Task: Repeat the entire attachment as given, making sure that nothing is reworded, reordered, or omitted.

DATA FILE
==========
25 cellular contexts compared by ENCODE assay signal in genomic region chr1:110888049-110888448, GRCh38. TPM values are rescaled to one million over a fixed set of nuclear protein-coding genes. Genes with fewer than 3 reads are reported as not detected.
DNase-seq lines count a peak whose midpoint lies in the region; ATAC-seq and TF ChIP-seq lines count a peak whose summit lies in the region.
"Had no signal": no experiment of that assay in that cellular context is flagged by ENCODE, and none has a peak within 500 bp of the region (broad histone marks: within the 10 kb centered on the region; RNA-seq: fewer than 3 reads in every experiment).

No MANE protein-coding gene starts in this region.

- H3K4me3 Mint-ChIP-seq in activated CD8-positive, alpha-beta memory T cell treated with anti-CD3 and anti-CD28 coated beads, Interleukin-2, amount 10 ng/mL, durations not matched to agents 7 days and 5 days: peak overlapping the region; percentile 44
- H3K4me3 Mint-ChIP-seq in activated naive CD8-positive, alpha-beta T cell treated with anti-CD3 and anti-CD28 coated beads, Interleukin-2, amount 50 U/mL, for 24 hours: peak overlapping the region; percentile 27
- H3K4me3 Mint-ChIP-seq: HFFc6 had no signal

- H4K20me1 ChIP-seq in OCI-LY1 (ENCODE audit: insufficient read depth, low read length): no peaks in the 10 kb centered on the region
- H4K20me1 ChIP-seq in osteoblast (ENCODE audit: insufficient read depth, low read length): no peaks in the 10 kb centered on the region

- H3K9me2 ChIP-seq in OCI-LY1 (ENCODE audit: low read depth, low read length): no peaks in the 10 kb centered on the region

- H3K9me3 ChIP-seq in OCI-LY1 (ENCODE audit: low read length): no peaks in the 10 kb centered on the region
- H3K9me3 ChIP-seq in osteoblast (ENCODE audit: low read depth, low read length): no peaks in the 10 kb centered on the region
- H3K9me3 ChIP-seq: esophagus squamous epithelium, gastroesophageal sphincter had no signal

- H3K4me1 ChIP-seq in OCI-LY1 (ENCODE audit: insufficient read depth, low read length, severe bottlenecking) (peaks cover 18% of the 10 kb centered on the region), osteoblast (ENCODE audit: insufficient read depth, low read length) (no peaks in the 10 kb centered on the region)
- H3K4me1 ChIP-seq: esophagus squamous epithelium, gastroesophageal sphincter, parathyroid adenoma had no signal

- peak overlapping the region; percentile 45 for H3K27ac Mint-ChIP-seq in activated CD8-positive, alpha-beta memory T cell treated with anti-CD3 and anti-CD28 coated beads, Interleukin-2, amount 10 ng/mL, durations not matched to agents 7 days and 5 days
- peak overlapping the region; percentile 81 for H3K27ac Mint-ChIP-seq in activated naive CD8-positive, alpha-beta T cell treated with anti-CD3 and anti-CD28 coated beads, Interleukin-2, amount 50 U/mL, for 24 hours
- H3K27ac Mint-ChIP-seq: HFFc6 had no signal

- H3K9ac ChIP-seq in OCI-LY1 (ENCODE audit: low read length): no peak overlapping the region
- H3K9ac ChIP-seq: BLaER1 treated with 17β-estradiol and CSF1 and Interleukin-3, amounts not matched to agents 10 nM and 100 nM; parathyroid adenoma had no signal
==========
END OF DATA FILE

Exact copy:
25 cellular contexts compared by ENCODE assay signal in genomic region chr1:110888049-110888448, GRCh38. TPM values are rescaled to one million over a fixed set of nuclear protein-coding genes. Genes with fewer than 3 reads are reported as not detected.
DNase-seq lines count a peak whose midpoint lies in the region; ATAC-seq and TF ChIP-seq lines count a peak whose summit lies in the region.
"Had no signal": no experiment of that assay in that cellular context is flagged by ENCODE, and none has a peak within 500 bp of the region (broad histone marks: within the 10 kb centered on the region; RNA-seq: fewer than 3 reads in every experiment).

No MANE protein-coding gene starts in this region.

- H3K4me3 Mint-ChIP-seq in activated CD8-positive, alpha-beta memory T cell treated with anti-CD3 and anti-CD28 coated beads, Interleukin-2, amount 10 ng/mL, durations not matched to agents 7 days and 5 days: peak overlapping the region; percentile 44
- H3K4me3 Mint-ChIP-seq in activated naive CD8-positive, alpha-beta T cell treated with anti-CD3 and anti-CD28 coated beads, Interleukin-2, amount 50 U/mL, for 24 hours: peak overlapping the region; percentile 27
- H3K4me3 Mint-ChIP-seq: HFFc6 had no signal

- H4K20me1 ChIP-seq in OCI-LY1 (ENCODE audit: insufficient read depth, low read length): no peaks in the 10 kb centered on the region
- H4K20me1 ChIP-seq in osteoblast (ENCODE audit: insufficient read depth, low read length): no peaks in the 10 kb centered on the region

- H3K9me2 ChIP-seq in OCI-LY1 (ENCODE audit: low read depth, low read length): no peaks in the 10 kb centered on the region

- H3K9me3 ChIP-seq in OCI-LY1 (ENCODE audit: low read length): no peaks in the 10 kb centered on the region
- H3K9me3 ChIP-seq in osteoblast (ENCODE audit: low read depth, low read length): no peaks in the 10 kb centered on the region
- H3K9me3 ChIP-seq: esophagus squamous epithelium, gastroesophageal sphincter had no signal

- H3K4me1 ChIP-seq in OCI-LY1 (ENCODE audit: insufficient read depth, low read length, severe bottlenecking) (peaks cover 18% of the 10 kb centered on the region), osteoblast (ENCODE audit: insufficient read depth, low read length) (no peaks in the 10 kb centered on the region)
- H3K4me1 ChIP-seq: esophagus squamous epithelium, gastroesophageal sphincter, parathyroid adenoma had no signal

- peak overlapping the region; percentile 45 for H3K27ac Mint-ChIP-seq in activated CD8-positive, alpha-beta memory T cell treated with anti-CD3 and anti-CD28 coated beads, Interleukin-2, amount 10 ng/mL, durations not matched to agents 7 days and 5 days
- peak overlapping the region; percentile 81 for H3K27ac Mint-ChIP-seq in activated naive CD8-positive, alpha-beta T cell treated with anti-CD3 and anti-CD28 coated beads, Interleukin-2, amount 50 U/mL, for 24 hours
- H3K27ac Mint-ChIP-seq: HFFc6 had no signal

- H3K9ac ChIP-seq in OCI-LY1 (ENCODE audit: low read length): no peak overlapping the region
- H3K9ac ChIP-seq: BLaER1 treated with 17β-estradiol and CSF1 and Interleukin-3, amounts not matched to agents 10 nM and 100 nM; parathyroid adenoma had no signal